Today In Labor History: Julius And Ethel Rosenberg Convicted In Cold War Show Trial
On March 29, 1951, Julius and Ethel Rosenberg were convicted of treason for passing classified information to the Soviet Union. A few days later they were sentenced to death. This famous case has of course received a tremendous amount of attention; for this series, it’s useful both as a window into the legacy of the New York-based and largely Jewish radicalism that shaped much of the left in the first half of the 20th century, as well as to place them in the context of the broader attack on the left wing of the labor movement during these years.
Both Julius and Ethel Rosenberg came out of the leftist Jewish tradition extending back into the late 19th century. He was born in New York in 1918, she also in New York in 1915. They both became members of the Young Communist League in the mid-1930s, as was far from uncommon in those days where democracy seemed to be dying and communism looked like the only hope for the left. They married in 1939.
Both had significant union backgrounds. In 1932, Ethel led a strike at a shipping company where she worked, fighting for better wages. In 1935, she led another strike that included the blocking of the entrance to her company’s warehouse by 150 women workers. She was fired, but the National Labor Relations Board ordered she be rehired. All of this helped create the Ladies’ Apparel Shipping Clerks Union.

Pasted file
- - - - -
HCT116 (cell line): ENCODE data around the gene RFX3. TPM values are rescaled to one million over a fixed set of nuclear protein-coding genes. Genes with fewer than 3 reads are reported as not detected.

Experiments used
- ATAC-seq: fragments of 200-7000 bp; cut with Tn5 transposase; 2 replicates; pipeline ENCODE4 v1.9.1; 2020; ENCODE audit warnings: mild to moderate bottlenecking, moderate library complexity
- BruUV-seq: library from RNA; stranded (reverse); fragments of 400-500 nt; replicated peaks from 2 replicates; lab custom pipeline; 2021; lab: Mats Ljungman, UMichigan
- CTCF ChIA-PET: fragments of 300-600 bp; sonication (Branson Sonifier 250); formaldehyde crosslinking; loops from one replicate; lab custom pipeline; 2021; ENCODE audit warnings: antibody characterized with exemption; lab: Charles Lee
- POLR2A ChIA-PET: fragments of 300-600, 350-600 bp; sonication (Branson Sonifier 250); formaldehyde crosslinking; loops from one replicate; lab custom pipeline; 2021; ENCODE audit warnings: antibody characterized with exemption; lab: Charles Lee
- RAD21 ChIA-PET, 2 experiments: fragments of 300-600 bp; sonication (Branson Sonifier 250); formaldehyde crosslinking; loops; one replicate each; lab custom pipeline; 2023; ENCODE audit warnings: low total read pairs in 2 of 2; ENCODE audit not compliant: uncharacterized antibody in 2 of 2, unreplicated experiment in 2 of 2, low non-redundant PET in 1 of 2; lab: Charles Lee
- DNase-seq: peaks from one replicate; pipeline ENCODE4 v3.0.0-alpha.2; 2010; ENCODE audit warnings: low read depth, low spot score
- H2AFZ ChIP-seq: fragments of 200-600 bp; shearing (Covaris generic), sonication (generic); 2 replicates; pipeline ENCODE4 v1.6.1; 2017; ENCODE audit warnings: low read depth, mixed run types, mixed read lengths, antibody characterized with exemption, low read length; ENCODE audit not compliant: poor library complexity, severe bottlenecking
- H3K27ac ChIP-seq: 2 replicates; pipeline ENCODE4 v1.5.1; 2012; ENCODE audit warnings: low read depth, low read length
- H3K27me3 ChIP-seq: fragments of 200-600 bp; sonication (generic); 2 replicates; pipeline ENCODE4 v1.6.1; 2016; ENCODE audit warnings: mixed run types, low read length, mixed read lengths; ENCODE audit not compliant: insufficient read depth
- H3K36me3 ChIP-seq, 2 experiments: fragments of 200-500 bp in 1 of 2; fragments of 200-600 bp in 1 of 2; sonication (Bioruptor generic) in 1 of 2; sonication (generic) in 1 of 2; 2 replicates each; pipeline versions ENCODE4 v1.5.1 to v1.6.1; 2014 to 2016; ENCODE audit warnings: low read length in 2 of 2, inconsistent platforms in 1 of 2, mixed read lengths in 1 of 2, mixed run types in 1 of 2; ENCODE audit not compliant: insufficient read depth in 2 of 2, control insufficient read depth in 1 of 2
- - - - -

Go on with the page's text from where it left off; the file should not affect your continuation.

Julius studied to be an engineer, but came from a staunchly union background. His father was a union representative in the sweatshops and apparel industry of New York. They were committed communists who sought to extend the revolution of workers’ rights under a socialist government to the United States. These were the children of the Clara Lemlich and Triangle Fire generation. They brought that same passion and organizing for workers’ rights to a new generation, one shaped by the rise and success of the Soviet Union.
During World War II, Julius worked at the Army Signal Corps Engineering Laboratories until it was revealed he was a communist. Ethel’s brother, David Greenglass, worked at Los Alamos. Julius ran a spy ring for the Soviet Union, believing that military information needed to be shared to ensure peace after the war. He and his comrades managed to take photographic copies of documents concerning a wide number of major military projects, including a complete set of prints and production designs for the first jet planes. Greenglass provided some information from his position at Los Alamos, though as a machinist, he did not have access to much of the good stuff.
After the war, Julius and Greenglass ran their own machinist shop briefly, but it fell apart, causing some tension between the two men. When Klaus Fuchs got busted for spying for the Soviet Union, he named names to hopefully reduce his sentence. This led the government to David Greenglass. When Greenglass was caught, he then testified that it was Julius Rosenberg who introduced him to the spy ring. Rosenberg was arrested. So was Ethel, although there was no evidence she was involved. The government hoped to use her to pressure Julius into revealing everything. She denied everything on the witness stand, including any knowledge of her husband or brother’s activities. She probably lied about that. But the government didn’t have any evidence to convict her. This did not stop them. After all, the co-prosecuting attorney was one Roy Cohn, who later bragged he was responsible for them getting the death penalty.